Before organizing a change to team dynamics, I advise team leaders to place strong emphasis on listening to team members, observing their functions and recognizing the processes and goals behind their existing work methods. It’s important to learn what employees value and how they contribute to the company individually, rather than focusing solely on the end-goal of a change from a manager’s perspective.
Regardless of titles and roles, every team member is a part of the company, and team leaders need to ensure that they do not use their authority to stifle the work process. Rather, the goal should be to empower every team member to be a full participant with their own valuable contribution to the work process.
A common misconception is that the team leader is the smartest member of the team. If leaders disregard or overlook other team members, using only their own counsel and authority to drive decisions from the top down, this can strongly contribute to employee discontent and team members struggling to accept enforced changes.
On the other hand, when leaders properly utilize their team members and work together with them, this can contribute to brilliant problem solving and increased productivity, as team members have hands-on expertise and can offer valuable insights.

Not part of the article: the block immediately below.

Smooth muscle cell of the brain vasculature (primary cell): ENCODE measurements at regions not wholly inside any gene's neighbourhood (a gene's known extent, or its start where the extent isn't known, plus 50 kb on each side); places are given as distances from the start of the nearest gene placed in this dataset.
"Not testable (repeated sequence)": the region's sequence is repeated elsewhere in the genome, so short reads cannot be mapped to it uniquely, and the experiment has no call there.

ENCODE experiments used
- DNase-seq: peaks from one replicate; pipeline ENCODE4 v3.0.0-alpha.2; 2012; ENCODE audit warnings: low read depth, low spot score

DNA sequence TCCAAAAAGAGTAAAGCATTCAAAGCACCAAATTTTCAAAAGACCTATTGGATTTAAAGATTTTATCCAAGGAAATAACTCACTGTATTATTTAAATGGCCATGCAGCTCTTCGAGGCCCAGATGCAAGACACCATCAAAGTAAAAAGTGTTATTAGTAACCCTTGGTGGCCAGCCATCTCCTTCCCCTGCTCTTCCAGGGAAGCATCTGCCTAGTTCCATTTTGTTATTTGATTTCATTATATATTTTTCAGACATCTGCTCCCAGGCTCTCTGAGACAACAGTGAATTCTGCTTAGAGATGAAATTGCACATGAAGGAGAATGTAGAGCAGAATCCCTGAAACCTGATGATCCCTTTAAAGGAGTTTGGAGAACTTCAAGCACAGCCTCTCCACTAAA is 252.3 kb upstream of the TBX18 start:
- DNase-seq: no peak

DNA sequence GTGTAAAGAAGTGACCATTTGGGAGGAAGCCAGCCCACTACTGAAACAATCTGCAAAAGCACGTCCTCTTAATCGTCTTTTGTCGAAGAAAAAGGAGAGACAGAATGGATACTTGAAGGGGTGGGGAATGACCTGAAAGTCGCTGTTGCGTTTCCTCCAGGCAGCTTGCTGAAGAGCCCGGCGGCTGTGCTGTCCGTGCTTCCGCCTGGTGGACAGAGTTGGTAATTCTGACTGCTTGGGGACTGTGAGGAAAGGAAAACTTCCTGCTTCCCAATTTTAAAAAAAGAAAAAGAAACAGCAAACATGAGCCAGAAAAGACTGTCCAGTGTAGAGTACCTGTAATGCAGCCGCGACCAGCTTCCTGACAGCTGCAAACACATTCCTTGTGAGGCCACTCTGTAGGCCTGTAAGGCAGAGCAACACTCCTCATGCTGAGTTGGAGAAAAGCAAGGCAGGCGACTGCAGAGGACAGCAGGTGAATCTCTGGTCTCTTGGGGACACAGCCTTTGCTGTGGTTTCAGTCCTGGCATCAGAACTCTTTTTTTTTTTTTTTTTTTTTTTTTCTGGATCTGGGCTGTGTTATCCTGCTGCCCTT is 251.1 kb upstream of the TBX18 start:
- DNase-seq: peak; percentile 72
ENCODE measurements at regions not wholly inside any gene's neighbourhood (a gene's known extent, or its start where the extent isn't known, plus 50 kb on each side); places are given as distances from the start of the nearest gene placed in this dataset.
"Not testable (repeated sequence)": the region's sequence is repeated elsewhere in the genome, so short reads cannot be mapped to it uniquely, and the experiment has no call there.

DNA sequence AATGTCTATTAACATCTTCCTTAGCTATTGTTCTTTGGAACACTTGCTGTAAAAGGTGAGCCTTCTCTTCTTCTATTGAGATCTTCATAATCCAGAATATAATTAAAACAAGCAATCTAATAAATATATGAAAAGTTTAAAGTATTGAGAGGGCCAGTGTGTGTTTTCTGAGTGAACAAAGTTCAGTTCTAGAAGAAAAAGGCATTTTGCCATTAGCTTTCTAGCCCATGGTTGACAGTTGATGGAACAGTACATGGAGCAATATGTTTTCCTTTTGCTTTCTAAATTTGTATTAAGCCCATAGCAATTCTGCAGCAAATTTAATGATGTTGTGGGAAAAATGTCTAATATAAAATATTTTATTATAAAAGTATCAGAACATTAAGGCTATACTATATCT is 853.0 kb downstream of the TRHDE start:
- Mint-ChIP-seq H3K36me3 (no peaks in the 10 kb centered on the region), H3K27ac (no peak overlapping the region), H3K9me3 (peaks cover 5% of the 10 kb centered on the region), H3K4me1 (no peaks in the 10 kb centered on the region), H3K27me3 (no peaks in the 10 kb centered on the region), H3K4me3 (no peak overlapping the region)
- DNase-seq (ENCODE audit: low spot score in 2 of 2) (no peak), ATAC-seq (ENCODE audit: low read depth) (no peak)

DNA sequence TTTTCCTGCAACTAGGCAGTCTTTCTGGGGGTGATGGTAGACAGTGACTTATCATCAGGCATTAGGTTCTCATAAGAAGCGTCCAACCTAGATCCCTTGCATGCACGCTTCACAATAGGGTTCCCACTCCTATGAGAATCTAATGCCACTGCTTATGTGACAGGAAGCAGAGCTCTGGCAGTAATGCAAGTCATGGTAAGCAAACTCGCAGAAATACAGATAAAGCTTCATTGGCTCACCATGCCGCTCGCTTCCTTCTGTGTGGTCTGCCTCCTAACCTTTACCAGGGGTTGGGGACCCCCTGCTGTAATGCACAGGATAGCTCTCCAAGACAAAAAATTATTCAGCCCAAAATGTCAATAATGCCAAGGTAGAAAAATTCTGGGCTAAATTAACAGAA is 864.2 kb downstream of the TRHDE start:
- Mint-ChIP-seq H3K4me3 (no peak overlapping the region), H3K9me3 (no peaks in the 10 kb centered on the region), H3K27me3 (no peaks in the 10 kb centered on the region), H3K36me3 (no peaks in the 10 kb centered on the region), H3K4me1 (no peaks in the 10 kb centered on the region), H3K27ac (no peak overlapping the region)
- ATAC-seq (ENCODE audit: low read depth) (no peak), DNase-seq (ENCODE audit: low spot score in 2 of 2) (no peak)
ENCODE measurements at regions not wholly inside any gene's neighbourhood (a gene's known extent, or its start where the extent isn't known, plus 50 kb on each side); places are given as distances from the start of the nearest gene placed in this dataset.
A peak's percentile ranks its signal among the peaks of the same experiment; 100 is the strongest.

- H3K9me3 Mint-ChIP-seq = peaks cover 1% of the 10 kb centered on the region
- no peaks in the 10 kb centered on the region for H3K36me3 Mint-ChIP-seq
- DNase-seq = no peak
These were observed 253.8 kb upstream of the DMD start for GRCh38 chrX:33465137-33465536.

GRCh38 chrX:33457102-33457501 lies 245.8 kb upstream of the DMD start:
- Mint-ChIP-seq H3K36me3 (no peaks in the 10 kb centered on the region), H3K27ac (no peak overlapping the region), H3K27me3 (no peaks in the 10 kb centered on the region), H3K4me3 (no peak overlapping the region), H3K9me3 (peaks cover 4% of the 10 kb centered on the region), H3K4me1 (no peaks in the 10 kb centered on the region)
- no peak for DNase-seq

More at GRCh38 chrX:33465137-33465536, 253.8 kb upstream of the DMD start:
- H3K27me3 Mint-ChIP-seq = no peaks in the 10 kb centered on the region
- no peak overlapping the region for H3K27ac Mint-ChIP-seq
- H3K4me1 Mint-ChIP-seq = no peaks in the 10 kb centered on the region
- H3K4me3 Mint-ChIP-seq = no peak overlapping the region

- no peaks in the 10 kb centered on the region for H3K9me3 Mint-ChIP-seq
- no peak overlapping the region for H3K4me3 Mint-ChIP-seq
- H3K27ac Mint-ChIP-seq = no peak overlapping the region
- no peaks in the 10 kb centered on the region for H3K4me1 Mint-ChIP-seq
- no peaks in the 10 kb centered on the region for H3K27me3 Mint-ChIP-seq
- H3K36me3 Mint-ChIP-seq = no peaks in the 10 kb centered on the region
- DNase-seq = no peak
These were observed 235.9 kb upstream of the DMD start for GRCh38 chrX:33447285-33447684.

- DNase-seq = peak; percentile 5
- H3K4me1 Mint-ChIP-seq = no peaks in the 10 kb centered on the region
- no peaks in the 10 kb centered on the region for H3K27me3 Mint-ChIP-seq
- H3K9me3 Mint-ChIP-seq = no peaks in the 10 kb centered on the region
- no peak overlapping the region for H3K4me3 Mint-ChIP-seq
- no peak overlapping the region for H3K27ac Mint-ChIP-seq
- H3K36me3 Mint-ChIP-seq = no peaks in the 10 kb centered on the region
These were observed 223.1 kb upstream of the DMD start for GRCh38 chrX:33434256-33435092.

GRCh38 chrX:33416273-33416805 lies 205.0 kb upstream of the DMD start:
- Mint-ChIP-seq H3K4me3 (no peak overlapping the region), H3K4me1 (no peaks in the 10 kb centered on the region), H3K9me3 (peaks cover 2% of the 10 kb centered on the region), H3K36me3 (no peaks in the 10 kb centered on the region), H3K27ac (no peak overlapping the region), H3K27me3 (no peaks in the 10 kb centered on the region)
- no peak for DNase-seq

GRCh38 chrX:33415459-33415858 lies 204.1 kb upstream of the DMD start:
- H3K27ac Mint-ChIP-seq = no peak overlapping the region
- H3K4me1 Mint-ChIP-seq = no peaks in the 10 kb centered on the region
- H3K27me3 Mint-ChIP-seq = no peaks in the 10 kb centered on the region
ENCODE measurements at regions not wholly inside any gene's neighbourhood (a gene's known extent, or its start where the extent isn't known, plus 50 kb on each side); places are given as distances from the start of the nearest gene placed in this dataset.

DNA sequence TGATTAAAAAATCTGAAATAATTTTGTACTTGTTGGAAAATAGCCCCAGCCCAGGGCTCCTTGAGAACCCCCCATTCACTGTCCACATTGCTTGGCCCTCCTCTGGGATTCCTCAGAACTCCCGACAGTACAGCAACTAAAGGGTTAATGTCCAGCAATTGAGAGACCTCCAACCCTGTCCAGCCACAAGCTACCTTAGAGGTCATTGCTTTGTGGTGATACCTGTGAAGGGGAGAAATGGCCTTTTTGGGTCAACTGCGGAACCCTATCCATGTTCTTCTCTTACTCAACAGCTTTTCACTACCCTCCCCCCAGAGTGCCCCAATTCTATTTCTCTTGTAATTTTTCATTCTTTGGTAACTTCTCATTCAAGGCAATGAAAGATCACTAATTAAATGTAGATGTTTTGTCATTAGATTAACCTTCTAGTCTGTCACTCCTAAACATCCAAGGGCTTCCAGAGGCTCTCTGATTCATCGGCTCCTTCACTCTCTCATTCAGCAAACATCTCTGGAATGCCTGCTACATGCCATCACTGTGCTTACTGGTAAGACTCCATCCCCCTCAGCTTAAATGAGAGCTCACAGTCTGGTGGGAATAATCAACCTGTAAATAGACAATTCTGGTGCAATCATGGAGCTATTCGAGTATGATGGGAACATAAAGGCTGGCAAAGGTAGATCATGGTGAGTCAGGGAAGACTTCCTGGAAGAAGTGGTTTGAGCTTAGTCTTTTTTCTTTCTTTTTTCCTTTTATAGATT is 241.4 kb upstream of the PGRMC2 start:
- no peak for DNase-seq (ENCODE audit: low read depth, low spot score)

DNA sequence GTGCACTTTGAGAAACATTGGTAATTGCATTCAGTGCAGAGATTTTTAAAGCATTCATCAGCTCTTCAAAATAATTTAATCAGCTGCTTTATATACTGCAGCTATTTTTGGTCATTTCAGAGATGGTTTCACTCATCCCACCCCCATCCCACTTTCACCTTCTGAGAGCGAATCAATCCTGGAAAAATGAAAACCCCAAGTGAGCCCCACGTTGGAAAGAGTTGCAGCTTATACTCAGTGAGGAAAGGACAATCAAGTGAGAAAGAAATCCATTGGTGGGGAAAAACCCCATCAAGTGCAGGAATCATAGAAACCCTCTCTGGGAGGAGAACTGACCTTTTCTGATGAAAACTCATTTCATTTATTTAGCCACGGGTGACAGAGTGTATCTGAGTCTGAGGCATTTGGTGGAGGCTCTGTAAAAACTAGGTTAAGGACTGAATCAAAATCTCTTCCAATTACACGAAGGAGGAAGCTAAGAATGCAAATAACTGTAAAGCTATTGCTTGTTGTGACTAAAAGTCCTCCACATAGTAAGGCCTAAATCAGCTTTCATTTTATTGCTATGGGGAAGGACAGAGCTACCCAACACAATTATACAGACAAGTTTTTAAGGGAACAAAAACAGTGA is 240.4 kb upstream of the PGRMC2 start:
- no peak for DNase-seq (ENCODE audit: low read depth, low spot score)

A significant factor in successfully managing changes to team dynamics is accepting that managers need to be good listeners in order to be effective leaders.
Even though team leaders are responsible for the team’s outcomes, managers still need to communicate with team members and consider what each employee on the team contributes.
Providing team members with the opportunity to share their prospective will reassure them that changes are not just a show of control but rather about the goals or improvements that can be accomplished with teamwork.
Chaim Desser Owner of Poel Group Staffing & Senior Workforce Consultant